South Sudan

Ministry of Health declares end of cholera outbreak in South Sudan

3 November 2015 - The Government of South Sudan announced today that the cholera outbreak which hit the country five months ago has been controlled.

“The declaration of the end of the outbreak comes after a period of 10 days with no reported laboratory confirmed cholera cases countrywide,” said a statement issued by the Ministry of Health.

The government officially declared the outbreak on 23 June, following a laboratory confirmation of the first cholera case on 1 June in an UNMISS protection of civilians (PoC) site in Juba.

“After further investigations, initial cases were later traced back to 18 May 2015 in the same area,” the statement recalled, adding that during the outbreak, a total of 1,818 cases, including 47 deaths, were reported from Central Equatoria and Jonglei states.

The statement said a National Cholera Task Force, under the joint guidance of the Ministry of Health and the World Health Organization (WHO), was set up following the outbreak to provide technical leadership and coordinate different partners.

Response operations included surveillance, laboratory support, case management; water, sanitation and hygiene (WASH), social mobilization and logistics.

To prevent the continued spread of the disease in high risk areas, partners conducted cholera vaccination campaigns in the Unity State capital Bentiu, the Upper Nile State capital Malakal, UNMISS PoC sites and other cholera hot spot areas in Juba, reaching over 290,000 people.

According to the statement, an investigation into the outbreak led by the health ministry with support from WHO revealed several risk factors which may have fueled transmission.

These included residing in crowded IDP camps with poor sanitation and hygiene, using untreated water from tankers and other unsafe sources, lack of household chlorination of drinking water, eating unhygienic prepared food from unregulated roadside food vendors or makeshift markets and open defecation.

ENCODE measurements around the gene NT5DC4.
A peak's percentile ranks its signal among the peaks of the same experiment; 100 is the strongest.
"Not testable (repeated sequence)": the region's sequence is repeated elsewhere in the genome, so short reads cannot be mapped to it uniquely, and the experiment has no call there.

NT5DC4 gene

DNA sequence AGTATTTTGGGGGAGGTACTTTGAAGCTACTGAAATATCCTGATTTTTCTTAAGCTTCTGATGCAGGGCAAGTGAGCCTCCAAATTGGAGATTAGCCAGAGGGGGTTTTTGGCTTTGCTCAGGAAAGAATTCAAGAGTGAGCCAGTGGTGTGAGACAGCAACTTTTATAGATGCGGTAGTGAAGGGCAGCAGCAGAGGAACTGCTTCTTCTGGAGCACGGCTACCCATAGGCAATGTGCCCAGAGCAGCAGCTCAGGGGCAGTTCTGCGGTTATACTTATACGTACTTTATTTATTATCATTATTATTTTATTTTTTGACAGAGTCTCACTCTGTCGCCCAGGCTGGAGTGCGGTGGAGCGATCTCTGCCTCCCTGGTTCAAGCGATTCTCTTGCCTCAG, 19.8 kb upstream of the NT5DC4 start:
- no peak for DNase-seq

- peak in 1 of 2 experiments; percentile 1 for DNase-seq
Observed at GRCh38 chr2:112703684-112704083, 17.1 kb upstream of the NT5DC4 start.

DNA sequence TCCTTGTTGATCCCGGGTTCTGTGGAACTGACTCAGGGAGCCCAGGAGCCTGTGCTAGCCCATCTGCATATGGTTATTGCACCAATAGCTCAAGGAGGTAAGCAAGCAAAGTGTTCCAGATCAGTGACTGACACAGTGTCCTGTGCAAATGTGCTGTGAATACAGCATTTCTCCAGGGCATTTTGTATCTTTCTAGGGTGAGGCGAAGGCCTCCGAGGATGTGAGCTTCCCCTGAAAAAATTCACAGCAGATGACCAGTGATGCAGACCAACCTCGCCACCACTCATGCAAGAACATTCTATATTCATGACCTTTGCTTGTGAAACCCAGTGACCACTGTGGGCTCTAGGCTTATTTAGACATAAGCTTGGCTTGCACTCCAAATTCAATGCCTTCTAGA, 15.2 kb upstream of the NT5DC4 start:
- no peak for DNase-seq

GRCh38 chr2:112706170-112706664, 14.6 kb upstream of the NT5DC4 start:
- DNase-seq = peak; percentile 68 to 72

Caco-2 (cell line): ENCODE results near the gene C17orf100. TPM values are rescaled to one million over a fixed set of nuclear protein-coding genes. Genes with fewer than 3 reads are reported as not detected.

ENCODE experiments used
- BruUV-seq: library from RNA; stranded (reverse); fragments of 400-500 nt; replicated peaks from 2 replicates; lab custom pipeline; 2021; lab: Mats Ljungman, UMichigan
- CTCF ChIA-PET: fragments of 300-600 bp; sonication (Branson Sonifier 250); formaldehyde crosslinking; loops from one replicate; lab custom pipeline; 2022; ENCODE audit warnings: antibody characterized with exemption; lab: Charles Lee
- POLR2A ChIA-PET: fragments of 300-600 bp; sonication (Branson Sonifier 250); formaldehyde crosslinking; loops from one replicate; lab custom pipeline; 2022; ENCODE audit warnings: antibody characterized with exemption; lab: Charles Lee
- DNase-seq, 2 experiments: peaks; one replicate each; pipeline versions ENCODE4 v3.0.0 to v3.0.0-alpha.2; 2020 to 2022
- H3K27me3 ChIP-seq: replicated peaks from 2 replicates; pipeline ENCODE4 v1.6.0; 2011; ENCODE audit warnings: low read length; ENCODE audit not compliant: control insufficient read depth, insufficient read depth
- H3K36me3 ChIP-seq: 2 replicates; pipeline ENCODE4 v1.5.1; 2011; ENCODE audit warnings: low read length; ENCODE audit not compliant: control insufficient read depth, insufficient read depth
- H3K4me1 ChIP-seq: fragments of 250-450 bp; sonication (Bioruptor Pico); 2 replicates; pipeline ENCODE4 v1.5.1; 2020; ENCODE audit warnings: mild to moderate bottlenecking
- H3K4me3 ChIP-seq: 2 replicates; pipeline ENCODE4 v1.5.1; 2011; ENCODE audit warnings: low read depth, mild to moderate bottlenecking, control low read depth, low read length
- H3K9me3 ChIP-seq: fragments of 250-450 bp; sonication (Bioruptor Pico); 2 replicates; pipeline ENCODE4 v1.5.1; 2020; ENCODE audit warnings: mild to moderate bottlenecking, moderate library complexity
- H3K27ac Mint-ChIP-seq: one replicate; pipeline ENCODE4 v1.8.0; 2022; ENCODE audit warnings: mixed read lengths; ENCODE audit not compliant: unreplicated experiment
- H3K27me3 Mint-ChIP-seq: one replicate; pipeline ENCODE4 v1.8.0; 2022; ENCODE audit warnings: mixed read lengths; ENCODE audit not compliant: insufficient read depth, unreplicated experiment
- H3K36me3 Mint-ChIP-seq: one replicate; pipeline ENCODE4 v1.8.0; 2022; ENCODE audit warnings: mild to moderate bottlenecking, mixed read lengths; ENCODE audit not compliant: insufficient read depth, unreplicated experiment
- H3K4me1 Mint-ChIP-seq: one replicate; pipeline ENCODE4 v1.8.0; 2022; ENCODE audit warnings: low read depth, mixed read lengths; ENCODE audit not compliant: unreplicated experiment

In collaboration with humanitarian and developmental partners as well as corporate bodies, the government had put in place measures to avert any more cholera outbreaks, the statement said.

These include chlorinating water from all tankers before distribution, quality monitoring of water in different areas of Juba to monitor the safety of water being used by the population, as well as regulating and strengthening certification of food vendors by the Juba City Council.

The government urged the public to take steps to prevent cholera and other diarrhoeal diseases. It gave examples such as seeking immediate medical attention for symptoms, observing personal and community hygiene, boiling or treating drinking water as well as cooking food thoroughly and eating it while it is still hot.

“Vigilance should be maintained, given the limited essential infrastructure for enabling efficient sanitation, safe water supply and effective waste disposal, and the increased incidence of cholera in 2014 and 2015,” the press release said.